Set in 17th century Puritan Salem, Massachusetts, The Scarlet Letter tells the story of Hester Prynne, a woman who has a child out of wedlock. She refuses to give the name of the child’s father, and for her actions is forced to forever wear a large scarlet “A” on her clothing as a sign of her sin.
Hester is a kind young woman, and her silent dignity and compassion for the poor, sick, and dying soon lends to her scarlet letter a different meaning altogether.
But when her husband comes ashore at the colony, he is determined to discover Hester’s partner in betrayal, and he will stop at nothing to ensure the punishment of them both.
Didn’t hate it…
This is likely heresy in the eyes of the literature gods, but I’m going to have to give The Scarlet Letter an overall “Meh” rating.
I understand why it made such a splash, and was so scandalous, when it was first published in 1850. The themes of sin and guilt sent clergy into a tizzy, as did the not-so-subtle condemnation of Puritanism and Hester’s decision to live by her own set of morals instead of the church’s. Add to that the fact that adultery was hardly something one wrote about, and you can see why it was scandalous — and almost immediately successful.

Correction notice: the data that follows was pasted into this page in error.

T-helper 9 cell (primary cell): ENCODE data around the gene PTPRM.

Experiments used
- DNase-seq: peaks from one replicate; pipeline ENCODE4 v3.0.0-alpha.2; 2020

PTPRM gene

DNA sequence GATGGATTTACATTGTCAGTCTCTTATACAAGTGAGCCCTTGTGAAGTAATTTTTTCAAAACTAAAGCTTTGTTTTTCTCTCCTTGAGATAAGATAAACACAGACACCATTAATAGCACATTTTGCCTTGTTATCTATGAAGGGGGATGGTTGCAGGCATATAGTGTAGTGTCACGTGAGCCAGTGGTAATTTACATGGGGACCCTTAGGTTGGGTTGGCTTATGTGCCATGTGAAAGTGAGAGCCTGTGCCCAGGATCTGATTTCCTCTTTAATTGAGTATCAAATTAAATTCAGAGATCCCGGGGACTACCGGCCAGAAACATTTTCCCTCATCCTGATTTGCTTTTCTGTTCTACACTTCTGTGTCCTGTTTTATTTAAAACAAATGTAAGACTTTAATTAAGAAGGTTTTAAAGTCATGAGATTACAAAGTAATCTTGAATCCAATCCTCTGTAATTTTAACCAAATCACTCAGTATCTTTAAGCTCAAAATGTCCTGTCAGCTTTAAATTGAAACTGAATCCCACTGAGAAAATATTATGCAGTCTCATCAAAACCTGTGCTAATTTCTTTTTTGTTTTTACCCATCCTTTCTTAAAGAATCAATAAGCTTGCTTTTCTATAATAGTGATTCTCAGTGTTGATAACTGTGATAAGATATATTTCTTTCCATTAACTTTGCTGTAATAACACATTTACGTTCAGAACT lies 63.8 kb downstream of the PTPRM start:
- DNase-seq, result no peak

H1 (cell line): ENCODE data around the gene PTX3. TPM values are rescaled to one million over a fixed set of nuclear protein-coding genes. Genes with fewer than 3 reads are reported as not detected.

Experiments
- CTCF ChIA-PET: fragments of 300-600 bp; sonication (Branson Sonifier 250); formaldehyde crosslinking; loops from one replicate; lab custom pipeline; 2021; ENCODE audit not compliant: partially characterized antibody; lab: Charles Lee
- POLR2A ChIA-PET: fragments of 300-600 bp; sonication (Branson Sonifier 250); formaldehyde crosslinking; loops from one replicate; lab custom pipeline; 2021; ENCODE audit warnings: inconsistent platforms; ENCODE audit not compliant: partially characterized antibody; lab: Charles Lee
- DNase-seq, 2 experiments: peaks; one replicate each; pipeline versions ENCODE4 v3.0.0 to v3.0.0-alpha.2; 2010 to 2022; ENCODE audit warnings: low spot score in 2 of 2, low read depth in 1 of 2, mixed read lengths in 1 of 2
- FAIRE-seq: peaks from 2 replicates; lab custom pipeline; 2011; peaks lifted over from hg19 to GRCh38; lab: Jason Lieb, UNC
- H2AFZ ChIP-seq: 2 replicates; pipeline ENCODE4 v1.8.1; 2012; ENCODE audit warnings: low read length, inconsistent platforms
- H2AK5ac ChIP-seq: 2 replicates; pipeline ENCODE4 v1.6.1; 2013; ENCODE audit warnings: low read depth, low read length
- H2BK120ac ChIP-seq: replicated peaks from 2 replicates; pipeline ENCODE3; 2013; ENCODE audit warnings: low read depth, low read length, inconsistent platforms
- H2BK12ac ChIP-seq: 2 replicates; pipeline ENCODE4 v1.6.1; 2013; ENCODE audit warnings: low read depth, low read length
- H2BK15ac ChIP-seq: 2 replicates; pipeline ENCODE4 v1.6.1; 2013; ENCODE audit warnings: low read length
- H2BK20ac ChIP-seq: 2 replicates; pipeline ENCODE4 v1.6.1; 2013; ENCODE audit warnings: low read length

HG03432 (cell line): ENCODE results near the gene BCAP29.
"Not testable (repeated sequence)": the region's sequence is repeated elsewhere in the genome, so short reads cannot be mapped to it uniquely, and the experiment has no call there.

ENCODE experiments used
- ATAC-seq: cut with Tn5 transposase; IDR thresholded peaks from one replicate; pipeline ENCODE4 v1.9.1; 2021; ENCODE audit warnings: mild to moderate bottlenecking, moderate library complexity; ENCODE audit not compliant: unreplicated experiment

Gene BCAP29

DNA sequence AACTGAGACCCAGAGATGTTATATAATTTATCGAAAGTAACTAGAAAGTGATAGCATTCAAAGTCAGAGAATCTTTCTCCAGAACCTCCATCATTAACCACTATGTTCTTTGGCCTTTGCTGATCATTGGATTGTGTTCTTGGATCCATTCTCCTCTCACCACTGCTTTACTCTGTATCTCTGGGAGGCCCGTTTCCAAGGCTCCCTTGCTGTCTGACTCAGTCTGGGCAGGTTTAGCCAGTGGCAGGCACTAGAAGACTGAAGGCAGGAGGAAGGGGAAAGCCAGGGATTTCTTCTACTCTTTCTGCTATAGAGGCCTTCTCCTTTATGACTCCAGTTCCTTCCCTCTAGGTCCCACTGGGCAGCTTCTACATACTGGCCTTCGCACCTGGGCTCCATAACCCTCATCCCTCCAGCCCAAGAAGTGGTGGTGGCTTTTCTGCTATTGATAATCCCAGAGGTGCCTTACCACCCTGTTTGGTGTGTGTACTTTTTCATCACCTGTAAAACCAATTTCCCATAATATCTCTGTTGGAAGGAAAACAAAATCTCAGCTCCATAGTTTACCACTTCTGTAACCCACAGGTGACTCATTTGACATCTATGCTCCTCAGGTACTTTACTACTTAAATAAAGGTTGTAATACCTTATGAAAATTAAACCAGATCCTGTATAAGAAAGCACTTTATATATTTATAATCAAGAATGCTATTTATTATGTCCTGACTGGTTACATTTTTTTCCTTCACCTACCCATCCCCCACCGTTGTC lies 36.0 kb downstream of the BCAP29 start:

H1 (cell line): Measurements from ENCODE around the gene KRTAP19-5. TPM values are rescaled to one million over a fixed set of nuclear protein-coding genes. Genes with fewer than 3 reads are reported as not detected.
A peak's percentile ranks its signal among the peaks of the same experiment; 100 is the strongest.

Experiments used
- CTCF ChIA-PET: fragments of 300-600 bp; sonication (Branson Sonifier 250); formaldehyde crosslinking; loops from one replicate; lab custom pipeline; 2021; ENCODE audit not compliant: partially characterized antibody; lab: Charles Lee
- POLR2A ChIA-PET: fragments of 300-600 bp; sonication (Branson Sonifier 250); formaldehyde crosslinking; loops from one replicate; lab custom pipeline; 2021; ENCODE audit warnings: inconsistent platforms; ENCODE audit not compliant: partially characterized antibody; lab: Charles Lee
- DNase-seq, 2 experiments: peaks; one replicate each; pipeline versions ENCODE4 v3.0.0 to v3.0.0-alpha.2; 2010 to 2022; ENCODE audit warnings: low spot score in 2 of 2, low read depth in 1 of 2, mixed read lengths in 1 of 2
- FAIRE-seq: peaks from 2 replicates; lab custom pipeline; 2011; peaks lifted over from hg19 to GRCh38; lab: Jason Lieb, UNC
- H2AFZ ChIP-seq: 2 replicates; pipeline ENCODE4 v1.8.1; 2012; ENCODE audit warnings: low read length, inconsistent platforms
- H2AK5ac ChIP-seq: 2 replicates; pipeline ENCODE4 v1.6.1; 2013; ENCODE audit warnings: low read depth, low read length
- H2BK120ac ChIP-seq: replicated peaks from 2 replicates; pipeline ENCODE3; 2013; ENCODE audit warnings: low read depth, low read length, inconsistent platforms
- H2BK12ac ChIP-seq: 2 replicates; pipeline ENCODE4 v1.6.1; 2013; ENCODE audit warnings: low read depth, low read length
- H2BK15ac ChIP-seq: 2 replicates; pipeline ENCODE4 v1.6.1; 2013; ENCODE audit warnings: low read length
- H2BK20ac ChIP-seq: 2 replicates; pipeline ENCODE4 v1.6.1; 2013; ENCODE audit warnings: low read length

As someone who struggles with reconciling Christianity’s supposed mores and some Christians’ hypocrisy, I appreciate and am proud of Hester’s decision to separate herself and live in a way she deems honorable.
…Didn’t love it
But on the other hand, ugh. This book made me feel the same way as when I read The Lion, the Witch, and the Wardrobe:
SYMBOLISM! METAPHOR! THE SCARLET LETTER MEANS SOMETHING TOTALLY DIFFERENT! THE BRANDED “A”! DO YOU GET IT?! IT’S ALL SYMBOLISM!
I had a mild headache the entire time I was reading because I felt like I was being whacked over the head with heavy-handed symbolism. I get it; can we move on to developing the plot now?
The themes are great (and still relevant). But the story has lost a great deal of its shock value — what made it impactful on the first readers. And what’s left is surrounded by so much unnecessary LOOK IT’S SYMBOLISM DO YOU GET IT? that it’s hard to enjoy the tale.
So am I missing something totally great about The Scarlet Letter? Feel free to take me to task in the comments.